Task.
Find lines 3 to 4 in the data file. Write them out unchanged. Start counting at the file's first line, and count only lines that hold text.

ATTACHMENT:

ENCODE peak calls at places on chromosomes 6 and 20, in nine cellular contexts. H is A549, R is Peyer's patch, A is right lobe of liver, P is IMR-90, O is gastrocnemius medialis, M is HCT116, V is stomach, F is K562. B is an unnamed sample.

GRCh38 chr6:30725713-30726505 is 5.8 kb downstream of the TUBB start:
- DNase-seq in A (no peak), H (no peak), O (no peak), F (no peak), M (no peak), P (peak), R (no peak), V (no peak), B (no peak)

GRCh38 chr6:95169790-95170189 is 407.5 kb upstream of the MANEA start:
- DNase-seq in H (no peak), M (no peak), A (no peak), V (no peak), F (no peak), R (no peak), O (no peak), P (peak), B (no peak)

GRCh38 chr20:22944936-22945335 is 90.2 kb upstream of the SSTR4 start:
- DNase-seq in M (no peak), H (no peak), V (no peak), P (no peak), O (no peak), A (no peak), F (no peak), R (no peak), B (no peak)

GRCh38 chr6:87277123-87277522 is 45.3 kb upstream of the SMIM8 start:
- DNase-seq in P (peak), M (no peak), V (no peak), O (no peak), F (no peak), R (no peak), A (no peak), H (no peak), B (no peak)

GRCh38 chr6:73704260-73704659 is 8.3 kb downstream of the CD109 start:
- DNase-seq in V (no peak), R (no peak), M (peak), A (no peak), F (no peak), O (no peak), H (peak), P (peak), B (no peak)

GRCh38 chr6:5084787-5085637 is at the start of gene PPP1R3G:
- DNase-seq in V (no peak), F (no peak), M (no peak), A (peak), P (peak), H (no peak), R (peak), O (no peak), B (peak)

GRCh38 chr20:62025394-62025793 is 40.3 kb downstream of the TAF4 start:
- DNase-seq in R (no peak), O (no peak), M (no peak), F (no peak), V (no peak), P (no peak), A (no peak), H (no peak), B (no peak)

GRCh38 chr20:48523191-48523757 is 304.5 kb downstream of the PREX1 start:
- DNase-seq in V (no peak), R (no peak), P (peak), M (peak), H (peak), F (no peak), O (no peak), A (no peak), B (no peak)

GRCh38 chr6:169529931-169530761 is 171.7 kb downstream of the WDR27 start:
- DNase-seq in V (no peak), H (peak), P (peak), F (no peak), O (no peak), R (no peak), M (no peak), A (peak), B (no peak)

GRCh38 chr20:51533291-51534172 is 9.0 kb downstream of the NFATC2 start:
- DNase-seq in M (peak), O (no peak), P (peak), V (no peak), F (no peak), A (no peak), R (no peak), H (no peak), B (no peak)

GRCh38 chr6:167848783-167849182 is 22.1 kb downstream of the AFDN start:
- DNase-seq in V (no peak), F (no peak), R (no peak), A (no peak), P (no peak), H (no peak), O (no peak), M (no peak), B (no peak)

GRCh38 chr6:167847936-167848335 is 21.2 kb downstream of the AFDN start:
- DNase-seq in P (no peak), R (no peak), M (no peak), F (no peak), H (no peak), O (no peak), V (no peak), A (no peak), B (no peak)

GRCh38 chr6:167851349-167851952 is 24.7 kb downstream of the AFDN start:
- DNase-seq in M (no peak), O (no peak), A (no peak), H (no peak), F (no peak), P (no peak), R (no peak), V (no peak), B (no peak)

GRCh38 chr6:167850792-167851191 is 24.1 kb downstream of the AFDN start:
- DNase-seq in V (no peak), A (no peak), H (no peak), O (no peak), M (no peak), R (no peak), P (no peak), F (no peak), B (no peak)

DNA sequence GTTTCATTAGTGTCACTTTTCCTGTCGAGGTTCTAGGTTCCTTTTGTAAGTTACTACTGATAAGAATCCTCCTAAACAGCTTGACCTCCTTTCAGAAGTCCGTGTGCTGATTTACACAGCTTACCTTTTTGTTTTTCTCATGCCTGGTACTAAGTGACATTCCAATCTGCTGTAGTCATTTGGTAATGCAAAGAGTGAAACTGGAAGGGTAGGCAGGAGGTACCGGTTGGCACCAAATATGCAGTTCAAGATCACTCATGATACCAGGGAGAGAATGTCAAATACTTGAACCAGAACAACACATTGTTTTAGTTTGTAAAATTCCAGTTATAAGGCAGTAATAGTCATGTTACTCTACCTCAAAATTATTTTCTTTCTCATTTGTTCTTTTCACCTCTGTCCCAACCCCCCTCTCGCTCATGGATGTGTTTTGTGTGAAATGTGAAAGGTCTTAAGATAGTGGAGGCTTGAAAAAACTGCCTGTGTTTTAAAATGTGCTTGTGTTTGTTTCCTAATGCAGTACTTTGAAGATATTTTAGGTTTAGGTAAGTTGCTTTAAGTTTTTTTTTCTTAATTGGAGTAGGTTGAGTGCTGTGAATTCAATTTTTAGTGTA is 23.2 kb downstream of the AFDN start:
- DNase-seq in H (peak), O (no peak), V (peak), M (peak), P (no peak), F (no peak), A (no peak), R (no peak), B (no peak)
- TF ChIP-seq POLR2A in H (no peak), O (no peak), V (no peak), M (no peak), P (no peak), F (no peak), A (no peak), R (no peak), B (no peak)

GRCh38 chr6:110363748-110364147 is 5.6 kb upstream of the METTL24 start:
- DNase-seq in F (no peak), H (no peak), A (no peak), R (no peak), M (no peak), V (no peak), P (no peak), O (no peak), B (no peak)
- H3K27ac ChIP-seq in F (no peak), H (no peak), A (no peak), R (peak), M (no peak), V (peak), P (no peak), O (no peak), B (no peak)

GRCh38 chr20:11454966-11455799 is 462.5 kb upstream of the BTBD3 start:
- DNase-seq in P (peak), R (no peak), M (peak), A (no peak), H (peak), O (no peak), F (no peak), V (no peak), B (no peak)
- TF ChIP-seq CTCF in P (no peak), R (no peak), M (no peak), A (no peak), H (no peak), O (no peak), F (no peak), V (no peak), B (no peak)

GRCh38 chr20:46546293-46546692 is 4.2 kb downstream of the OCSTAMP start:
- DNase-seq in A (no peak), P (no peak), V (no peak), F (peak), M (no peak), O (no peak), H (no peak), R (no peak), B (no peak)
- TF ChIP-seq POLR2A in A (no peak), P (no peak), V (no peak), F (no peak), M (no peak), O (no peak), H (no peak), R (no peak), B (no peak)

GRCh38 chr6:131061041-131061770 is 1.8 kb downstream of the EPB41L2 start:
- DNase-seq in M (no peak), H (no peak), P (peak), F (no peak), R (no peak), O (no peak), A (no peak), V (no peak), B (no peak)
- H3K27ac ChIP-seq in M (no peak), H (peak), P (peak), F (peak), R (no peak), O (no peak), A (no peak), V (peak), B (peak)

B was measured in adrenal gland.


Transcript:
- DNase-seq in A (no peak), H (no peak), O (no peak), F (no peak), M (no peak), P (peak), R (no peak), V (no peak), B (no peak)

GRCh38 chr6:95169790-95170189 is 407.5 kb upstream of the MANEA start: